Wheat and rice together make up 37 per­cent of global aver­age calorific intake,” the report said. By 2050, more than 35 per­cent of the global crop­land used to grow both these crops will likely be exposed to dam­ag­ing hot spells each year, caus­ing reduc­tions to yields.”

The other aspect that increas­ingly will impact agri­cul­ture in many regions is the reduced grow­ing period for plants.

Climate change will shorten the months dur­ing which the crops usu­ally pro­duce their yields, there­fore hit­ting the over­all pro­duc­tion capac­ity,” Quiggin said. Adding to this, dur­ing the short­ened grow­ing peri­ods, the crops will also be more exposed to altered weather, so that the com­bi­na­tion of mul­ti­ple fac­tors might deter­mine a sub­stan­tial decrease of farm­ing capac­ity.”

See Also: Ahead of Climate Summit, African Leaders Discuss Fate of The Continent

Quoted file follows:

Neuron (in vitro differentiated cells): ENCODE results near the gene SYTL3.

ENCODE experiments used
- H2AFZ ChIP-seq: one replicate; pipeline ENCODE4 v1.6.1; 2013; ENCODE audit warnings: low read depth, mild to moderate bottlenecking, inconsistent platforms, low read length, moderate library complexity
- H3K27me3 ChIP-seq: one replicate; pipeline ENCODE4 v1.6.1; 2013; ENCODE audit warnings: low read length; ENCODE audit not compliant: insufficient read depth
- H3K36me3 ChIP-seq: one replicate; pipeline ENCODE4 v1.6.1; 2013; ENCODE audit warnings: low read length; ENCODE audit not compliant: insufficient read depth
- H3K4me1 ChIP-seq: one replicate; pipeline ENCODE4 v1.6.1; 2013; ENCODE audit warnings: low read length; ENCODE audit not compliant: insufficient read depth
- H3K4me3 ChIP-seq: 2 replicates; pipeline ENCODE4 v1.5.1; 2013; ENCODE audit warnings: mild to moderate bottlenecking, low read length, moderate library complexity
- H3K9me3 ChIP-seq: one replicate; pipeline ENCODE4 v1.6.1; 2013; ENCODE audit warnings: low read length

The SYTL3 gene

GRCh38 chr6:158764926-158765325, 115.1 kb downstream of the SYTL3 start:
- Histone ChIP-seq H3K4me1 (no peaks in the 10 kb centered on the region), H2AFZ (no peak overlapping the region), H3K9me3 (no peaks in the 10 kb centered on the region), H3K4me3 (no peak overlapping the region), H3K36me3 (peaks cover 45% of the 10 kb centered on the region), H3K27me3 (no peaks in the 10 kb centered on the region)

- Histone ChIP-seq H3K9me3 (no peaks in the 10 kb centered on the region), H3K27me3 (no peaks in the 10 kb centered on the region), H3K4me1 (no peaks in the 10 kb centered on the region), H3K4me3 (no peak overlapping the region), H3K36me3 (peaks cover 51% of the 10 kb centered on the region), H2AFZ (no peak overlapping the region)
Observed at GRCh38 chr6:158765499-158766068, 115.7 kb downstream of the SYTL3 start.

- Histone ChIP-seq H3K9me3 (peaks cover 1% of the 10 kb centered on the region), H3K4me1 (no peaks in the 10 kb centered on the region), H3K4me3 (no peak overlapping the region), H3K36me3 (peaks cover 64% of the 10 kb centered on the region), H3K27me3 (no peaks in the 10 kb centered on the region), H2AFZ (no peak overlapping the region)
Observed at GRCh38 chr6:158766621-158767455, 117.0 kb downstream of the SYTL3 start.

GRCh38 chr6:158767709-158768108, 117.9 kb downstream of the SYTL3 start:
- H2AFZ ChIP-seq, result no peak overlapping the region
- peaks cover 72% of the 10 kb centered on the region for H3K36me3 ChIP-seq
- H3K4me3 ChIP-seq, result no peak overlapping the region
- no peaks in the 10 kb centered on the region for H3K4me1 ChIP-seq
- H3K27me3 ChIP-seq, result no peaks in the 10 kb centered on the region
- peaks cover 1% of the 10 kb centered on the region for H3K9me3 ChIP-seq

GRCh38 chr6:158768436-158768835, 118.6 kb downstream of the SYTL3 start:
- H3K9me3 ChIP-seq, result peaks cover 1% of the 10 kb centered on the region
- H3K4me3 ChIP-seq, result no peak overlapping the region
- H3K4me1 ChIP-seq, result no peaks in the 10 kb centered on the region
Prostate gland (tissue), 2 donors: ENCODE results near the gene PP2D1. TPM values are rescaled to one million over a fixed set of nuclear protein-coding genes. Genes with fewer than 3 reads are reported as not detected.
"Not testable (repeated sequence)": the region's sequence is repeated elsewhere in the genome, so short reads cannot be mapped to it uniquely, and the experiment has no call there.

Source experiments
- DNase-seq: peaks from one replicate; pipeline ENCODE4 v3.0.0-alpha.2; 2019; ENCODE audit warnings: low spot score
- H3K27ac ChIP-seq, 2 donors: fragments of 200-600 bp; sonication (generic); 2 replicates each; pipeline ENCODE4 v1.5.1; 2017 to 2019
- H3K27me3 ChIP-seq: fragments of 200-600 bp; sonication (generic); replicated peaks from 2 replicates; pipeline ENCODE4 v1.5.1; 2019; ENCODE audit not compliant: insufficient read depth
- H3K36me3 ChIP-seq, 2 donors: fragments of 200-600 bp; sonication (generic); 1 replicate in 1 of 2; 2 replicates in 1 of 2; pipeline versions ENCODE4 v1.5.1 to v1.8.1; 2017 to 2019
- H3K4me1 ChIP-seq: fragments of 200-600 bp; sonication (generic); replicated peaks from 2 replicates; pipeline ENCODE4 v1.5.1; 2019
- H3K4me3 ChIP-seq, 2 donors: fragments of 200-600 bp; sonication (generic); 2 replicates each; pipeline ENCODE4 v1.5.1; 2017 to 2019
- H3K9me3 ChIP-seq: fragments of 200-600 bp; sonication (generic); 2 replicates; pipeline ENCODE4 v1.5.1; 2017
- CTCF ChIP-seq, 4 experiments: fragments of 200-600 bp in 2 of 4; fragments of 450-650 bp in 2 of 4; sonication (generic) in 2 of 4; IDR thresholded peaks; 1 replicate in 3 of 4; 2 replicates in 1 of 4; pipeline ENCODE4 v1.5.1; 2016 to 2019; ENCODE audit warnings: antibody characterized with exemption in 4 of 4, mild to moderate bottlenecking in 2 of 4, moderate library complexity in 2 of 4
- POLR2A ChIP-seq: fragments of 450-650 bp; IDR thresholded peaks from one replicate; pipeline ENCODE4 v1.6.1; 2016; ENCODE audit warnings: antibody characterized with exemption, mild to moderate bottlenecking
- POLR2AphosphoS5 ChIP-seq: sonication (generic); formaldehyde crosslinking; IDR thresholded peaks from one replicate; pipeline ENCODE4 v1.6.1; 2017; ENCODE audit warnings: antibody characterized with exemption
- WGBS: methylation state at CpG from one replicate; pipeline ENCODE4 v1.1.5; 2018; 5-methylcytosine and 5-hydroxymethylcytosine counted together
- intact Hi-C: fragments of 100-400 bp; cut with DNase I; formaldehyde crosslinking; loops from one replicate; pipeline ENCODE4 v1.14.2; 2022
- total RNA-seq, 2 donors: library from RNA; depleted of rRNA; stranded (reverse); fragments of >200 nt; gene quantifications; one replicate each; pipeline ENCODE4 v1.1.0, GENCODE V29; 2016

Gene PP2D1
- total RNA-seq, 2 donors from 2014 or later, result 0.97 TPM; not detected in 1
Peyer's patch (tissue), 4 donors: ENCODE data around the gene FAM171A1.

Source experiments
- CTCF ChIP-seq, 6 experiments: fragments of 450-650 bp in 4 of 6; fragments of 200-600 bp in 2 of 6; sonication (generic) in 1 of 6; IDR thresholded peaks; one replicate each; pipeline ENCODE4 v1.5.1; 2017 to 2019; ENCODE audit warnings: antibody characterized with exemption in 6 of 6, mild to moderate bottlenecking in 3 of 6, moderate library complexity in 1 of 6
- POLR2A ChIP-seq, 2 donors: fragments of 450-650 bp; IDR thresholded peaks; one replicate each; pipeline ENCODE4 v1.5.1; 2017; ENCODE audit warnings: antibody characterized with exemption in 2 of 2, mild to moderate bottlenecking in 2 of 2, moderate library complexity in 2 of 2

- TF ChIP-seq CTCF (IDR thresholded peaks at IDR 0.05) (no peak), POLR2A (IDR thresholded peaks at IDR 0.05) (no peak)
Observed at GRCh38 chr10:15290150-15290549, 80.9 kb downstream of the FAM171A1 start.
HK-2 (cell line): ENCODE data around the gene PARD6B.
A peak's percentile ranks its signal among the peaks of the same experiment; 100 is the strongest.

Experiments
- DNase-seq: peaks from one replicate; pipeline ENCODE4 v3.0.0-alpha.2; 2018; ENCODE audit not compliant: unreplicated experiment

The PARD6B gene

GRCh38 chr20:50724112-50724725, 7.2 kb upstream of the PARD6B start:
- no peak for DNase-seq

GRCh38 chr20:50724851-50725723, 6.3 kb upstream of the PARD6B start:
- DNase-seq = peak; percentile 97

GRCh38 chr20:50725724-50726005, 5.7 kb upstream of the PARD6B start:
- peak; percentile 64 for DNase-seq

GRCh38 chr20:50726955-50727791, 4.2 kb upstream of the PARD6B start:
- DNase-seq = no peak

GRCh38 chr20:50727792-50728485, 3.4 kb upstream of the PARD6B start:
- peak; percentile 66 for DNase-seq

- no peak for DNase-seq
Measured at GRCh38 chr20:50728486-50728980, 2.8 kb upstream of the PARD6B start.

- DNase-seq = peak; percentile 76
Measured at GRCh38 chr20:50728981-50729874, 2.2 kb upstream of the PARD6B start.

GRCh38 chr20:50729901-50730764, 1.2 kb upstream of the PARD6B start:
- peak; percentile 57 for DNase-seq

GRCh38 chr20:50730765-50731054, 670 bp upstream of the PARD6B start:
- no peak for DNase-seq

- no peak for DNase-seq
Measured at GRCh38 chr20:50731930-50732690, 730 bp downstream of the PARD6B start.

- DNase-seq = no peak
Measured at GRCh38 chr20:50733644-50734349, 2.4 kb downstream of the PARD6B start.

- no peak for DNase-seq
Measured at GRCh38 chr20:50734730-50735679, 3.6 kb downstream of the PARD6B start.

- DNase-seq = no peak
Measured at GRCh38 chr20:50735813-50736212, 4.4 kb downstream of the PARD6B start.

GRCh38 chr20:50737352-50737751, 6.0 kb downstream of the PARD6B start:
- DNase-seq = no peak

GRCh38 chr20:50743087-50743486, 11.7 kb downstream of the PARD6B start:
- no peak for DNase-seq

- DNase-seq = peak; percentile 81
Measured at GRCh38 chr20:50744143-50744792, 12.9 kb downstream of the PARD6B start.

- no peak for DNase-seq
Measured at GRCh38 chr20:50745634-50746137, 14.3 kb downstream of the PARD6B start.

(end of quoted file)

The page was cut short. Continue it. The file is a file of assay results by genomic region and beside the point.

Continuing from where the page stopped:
Synchronous yield losses of 10 per­cent or more by the top four maize pro­duc­ing coun­tries, wrote the Chatham House experts, would have dev­as­tat­ing impacts on avail­abil­ity and prices. Currently, there is a near-zero chance of this hap­pen­ing. However, over the decade of the 2040s, the risk of this increases to just under 50 per­cent.”

Current plans to coun­ter­act the impacts of cli­mate change are far from suf­fi­cient, warned the report’s authors.

If the so-called National Determined Contributions (NDCs) announced by many gov­ern­ments are enacted effec­tively, the report said there is a less than five per­cent chance of keep­ing tem­per­a­tures below 2 °C above pre-indus­trial lev­els. The pos­si­bil­ity of reach­ing the 1.5 °C tar­get set by the 2015 Paris Agreement is less than one per­cent.

If pol­icy ambi­tion, low-car­bon tech­nol­ogy deploy­ment and invest­ment fol­low cur­rent trends, 2.7 °C of warm­ing by the end of the cen­tury is the cen­tral esti­mate, rel­a­tive to pre-indus­trial lev­els, but there is a 10 per­cent chance of warm­ing of 3.5 °C,” the report warned.